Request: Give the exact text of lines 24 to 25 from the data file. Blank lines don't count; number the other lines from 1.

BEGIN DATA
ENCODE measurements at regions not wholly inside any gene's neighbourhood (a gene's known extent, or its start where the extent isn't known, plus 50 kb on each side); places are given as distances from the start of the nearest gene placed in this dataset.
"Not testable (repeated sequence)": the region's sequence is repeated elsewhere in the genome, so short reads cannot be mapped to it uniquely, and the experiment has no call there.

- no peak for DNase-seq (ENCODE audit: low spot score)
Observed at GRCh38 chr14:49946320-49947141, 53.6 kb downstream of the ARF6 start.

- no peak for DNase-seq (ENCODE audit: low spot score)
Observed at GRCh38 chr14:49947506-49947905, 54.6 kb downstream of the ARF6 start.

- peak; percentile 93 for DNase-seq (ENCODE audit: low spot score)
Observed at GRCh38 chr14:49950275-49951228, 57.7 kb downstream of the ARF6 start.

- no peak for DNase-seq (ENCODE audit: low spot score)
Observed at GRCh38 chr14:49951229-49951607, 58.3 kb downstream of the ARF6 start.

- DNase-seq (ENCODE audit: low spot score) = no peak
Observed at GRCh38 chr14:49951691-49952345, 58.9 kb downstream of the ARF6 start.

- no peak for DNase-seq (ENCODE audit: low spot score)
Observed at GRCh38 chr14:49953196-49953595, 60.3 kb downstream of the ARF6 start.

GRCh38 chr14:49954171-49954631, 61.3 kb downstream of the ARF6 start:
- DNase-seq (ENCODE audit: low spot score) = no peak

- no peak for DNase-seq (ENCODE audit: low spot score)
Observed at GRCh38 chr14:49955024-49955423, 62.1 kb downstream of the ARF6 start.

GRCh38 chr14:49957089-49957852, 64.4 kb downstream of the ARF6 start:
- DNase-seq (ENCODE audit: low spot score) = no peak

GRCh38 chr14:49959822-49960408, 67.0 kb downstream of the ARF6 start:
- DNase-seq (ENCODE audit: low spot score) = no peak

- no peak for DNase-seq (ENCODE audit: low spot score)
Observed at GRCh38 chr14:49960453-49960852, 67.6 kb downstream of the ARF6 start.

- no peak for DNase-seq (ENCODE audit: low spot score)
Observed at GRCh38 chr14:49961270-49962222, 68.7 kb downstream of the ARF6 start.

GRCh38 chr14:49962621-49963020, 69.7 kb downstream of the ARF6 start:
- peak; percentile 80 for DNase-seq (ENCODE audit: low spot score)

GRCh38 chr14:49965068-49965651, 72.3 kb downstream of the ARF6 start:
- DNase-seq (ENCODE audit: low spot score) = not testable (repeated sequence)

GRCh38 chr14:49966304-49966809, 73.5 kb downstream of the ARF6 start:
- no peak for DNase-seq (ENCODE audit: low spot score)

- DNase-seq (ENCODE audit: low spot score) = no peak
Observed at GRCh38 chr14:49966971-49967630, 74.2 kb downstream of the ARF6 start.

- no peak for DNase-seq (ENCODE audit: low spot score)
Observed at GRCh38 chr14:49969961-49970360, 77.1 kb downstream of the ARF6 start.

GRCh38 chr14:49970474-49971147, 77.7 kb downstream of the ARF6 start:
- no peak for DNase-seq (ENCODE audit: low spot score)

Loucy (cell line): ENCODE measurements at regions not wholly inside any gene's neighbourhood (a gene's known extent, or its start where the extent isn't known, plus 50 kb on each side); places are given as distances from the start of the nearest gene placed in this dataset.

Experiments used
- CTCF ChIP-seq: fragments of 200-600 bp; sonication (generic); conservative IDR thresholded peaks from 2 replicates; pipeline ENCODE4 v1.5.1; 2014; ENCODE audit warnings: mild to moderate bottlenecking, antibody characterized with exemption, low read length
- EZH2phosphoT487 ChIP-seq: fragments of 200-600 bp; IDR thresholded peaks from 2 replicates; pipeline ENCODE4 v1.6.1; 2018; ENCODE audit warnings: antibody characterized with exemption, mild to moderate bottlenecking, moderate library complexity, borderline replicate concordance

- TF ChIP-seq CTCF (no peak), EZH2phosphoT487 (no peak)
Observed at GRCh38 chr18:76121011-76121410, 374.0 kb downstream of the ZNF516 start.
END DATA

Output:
Observed at GRCh38 chr14:49960453-49960852, 67.6 kb downstream of the ARF6 start.

- no peak for DNase-seq (ENCODE audit: low spot score)